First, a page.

It's 5.45, I'm on a bus and have been for the past two hours. But I'm not going fishing or climbing or any of the other daft things I normally get up at stupid o'clock to go and do. I'm on my way to London to demonstrate against government cuts to jobs and public services. This march has been called the 'March for the alternative' and we need an alternative to the coalitions policy of axing council workers, NHS staff, teachers, care home workers, and others.
Spending cuts are often talked about in terms of millions or billions of pounds, I prefer to think smaller. Every job cut represents a person; a husband who has to go home and tell his wife that he is now redundant, a mother who has to tell her kids that they can't afford some weekend or after school activity. Good People do not choose to work in the public sector because of the 'gold plated' pension or huge wages offered. I, like many others get into the public sector to make a positive difference in the lives of others.
The tory coalition are cutting the public sector in order to pave the way for private companies to fill the gaping hole in provision that will be left after Cameron, Clegg and Osborne are finished. The Good People of the public sector may be able to apply for job, with worse pay, rights and conditions, working for SERCO or any other private provider. Executives are no doubt, waiting in the wings, schmoozing with coalition leaders.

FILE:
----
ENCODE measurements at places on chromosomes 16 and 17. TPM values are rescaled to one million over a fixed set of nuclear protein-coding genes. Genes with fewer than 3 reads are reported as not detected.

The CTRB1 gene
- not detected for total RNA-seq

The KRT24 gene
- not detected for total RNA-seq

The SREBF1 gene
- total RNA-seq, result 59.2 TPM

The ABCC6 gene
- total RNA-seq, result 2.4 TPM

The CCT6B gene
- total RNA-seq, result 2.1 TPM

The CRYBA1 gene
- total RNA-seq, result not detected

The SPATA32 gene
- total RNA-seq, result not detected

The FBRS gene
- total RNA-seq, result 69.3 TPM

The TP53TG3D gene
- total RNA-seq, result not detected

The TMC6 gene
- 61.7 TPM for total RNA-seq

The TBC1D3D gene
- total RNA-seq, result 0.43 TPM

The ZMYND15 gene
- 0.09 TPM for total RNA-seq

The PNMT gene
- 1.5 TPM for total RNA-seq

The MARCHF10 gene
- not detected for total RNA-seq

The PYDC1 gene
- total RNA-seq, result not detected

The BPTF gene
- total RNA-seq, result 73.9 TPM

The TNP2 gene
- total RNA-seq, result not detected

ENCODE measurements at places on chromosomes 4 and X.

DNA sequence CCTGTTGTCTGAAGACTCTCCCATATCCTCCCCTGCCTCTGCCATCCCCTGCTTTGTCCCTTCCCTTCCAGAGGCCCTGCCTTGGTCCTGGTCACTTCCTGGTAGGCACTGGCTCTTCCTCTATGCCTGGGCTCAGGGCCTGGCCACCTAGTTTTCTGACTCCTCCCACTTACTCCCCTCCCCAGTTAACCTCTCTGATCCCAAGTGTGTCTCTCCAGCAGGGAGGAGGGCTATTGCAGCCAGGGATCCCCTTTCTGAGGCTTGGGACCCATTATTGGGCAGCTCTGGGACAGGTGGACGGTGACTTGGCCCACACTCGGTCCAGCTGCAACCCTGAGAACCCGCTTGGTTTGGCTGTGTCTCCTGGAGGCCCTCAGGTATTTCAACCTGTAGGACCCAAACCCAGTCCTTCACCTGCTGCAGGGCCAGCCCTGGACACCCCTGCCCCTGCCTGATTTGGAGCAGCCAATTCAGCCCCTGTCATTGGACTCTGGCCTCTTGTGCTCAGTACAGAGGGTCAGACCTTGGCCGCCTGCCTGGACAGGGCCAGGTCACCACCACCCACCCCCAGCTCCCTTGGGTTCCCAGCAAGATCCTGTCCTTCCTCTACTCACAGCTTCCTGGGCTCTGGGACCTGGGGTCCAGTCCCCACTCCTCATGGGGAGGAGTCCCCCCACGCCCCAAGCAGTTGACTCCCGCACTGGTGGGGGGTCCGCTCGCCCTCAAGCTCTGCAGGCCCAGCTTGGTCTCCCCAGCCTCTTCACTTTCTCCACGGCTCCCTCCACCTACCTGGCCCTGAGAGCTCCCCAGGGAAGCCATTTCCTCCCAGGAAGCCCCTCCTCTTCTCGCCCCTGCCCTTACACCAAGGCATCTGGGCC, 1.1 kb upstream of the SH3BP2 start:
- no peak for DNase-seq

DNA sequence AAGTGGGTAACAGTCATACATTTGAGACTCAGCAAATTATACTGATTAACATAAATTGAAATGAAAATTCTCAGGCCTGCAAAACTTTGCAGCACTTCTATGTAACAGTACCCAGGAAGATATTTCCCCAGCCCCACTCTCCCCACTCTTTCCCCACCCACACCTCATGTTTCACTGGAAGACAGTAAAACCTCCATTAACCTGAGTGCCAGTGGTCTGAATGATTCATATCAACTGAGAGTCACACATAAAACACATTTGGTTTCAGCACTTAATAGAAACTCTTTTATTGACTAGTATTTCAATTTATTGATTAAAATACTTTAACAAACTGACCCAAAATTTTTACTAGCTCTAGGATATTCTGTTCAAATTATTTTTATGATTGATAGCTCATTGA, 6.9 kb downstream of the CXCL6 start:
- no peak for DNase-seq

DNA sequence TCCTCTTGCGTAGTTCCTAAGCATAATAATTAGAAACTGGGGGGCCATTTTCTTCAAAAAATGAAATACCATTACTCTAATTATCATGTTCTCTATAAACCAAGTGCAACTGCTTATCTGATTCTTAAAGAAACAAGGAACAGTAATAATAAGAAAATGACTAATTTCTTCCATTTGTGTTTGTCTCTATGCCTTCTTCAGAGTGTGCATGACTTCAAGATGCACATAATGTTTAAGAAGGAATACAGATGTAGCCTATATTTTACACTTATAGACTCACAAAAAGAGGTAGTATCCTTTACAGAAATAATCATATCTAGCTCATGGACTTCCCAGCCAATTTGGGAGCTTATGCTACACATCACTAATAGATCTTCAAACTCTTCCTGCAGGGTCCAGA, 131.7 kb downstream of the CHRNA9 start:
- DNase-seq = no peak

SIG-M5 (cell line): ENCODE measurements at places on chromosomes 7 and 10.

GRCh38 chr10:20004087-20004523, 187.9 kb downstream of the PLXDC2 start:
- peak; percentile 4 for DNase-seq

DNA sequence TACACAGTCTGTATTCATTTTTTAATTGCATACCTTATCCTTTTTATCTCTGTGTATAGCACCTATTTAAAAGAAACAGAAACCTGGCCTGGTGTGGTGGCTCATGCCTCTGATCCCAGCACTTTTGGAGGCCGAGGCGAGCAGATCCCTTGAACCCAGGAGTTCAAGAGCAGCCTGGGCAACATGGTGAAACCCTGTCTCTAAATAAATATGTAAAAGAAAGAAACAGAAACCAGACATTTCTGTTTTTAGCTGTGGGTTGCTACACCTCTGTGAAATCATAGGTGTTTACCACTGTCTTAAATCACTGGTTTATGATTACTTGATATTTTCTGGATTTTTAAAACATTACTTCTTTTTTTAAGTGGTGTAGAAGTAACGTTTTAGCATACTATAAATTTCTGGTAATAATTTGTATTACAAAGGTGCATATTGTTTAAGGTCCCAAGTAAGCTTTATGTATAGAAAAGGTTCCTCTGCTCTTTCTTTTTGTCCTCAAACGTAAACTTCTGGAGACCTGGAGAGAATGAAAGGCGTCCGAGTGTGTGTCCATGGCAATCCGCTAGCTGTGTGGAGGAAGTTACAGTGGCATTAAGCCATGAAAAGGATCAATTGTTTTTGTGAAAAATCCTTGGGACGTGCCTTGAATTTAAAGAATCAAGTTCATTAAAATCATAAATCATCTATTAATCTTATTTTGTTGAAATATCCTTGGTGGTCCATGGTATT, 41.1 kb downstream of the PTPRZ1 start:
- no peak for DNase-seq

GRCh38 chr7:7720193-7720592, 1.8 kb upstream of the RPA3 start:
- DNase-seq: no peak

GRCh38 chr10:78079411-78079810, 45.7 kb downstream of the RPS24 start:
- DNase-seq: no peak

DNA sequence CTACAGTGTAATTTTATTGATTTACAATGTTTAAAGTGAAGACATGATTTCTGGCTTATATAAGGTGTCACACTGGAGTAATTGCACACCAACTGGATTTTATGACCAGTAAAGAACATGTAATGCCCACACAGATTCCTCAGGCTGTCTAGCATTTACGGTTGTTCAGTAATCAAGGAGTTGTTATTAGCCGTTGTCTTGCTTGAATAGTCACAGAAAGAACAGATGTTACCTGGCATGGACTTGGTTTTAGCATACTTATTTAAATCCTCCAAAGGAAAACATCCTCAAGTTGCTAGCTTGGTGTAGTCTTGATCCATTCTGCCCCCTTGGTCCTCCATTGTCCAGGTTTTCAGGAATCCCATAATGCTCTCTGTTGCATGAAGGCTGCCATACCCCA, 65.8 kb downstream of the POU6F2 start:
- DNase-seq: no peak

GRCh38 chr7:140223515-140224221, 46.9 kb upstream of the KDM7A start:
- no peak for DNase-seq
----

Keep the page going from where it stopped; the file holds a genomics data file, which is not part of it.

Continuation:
There are alternatives, Invest in The Good People and the services they provide - They did nothing to cause the global economic crisis. Tax revenues must be raised from bankers pay and from corporate tax avoidance. This plan is however goes against current and past tory policy of not taxing the rich (enough) and turning a blind eye to corporate tax avoidance, especially if it is practiced by donors to the party.
My other alternative will take longer than the 5 year term that politicians work on; Invest in science education in order to create a generation of creative scientific thinkers, then provide them with the opportunity to use their skills for the benefit of society and economy as a whole. Let them fly; Develop truly renewable resources and efficient technologies. Adopt a 'we can cure this' attitude to drug development. Students in this country may not be renowned for doing complex algebra from the age of 5, but give them a problem to solve and watch light bulbs flick on in brains. My students will solve the problems of the future, provided they can afford to pay for the level of education needed to gain the skills required. I will finish with a line that I might hear repeated in London today: NO IFS, NO BUTS, NO EDUCATION CUTS!